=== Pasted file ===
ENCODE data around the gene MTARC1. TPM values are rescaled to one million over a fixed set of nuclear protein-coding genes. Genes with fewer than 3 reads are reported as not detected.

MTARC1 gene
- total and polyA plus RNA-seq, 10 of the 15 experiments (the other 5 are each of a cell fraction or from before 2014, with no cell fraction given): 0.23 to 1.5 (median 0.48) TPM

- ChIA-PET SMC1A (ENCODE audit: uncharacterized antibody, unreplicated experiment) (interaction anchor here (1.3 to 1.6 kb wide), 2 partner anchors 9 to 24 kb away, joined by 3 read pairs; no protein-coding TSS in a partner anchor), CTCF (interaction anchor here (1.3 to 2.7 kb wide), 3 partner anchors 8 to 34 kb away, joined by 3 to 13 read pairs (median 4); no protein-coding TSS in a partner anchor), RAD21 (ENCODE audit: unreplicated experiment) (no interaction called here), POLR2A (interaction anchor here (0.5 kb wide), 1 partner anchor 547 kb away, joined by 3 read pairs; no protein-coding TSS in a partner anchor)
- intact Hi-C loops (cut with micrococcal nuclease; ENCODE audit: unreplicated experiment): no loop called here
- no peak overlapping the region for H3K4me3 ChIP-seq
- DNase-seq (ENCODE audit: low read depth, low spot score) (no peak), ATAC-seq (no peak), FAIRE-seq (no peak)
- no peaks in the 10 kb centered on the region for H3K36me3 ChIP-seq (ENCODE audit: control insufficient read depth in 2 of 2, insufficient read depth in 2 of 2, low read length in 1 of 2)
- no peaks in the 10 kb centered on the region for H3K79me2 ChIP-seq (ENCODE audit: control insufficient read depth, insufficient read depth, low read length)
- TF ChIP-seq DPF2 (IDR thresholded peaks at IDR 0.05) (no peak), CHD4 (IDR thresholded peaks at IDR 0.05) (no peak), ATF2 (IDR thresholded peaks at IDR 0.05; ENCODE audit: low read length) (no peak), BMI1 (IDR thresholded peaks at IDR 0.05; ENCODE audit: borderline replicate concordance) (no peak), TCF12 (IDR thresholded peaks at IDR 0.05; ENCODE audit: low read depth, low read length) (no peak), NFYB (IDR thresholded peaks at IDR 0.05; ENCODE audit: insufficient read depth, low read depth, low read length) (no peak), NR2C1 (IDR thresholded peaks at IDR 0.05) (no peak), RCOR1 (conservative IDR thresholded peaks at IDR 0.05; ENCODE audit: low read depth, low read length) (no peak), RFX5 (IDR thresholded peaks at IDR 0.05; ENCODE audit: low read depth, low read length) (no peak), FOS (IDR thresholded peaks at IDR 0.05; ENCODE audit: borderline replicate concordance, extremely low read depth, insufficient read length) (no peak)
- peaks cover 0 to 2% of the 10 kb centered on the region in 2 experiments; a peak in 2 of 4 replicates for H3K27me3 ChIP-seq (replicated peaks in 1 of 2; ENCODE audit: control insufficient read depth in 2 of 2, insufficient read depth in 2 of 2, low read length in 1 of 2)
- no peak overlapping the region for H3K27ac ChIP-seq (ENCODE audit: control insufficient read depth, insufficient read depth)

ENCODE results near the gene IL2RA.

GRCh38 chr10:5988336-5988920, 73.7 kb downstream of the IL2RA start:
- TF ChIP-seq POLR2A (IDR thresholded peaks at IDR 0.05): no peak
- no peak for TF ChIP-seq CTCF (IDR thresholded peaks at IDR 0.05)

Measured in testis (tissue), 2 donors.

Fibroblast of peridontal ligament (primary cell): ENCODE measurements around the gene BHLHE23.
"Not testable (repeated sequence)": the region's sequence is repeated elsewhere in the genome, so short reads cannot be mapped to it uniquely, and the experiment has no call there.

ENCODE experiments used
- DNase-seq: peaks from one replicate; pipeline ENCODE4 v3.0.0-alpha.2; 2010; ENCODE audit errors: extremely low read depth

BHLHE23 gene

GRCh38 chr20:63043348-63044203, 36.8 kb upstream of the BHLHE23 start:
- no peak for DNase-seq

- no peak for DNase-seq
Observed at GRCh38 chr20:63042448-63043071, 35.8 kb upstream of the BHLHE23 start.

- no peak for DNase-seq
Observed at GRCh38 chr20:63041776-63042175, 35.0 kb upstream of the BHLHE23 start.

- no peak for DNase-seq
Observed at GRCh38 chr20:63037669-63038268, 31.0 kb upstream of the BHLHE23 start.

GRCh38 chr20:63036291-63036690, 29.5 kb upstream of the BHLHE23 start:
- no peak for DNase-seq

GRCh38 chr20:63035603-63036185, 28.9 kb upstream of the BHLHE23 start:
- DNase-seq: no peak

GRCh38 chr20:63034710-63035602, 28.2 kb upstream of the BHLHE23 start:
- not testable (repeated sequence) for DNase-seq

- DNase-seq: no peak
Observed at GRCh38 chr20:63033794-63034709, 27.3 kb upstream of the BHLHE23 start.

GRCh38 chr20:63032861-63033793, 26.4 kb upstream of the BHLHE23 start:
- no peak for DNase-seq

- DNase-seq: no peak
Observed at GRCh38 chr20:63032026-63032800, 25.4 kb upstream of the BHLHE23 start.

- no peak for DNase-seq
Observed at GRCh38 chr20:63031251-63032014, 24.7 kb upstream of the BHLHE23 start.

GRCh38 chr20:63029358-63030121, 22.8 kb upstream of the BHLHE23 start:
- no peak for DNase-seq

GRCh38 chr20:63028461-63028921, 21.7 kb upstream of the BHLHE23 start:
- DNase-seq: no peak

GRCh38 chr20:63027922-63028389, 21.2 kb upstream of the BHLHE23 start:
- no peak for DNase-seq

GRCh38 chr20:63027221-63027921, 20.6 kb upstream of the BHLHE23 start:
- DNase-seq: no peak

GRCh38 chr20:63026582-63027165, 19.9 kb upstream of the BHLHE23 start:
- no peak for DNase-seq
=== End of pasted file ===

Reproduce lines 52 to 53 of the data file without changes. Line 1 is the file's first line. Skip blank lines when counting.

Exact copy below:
- DNase-seq: no peak

GRCh38 chr20:63026582-63027165, 19.9 kb upstream of the BHLHE23 start: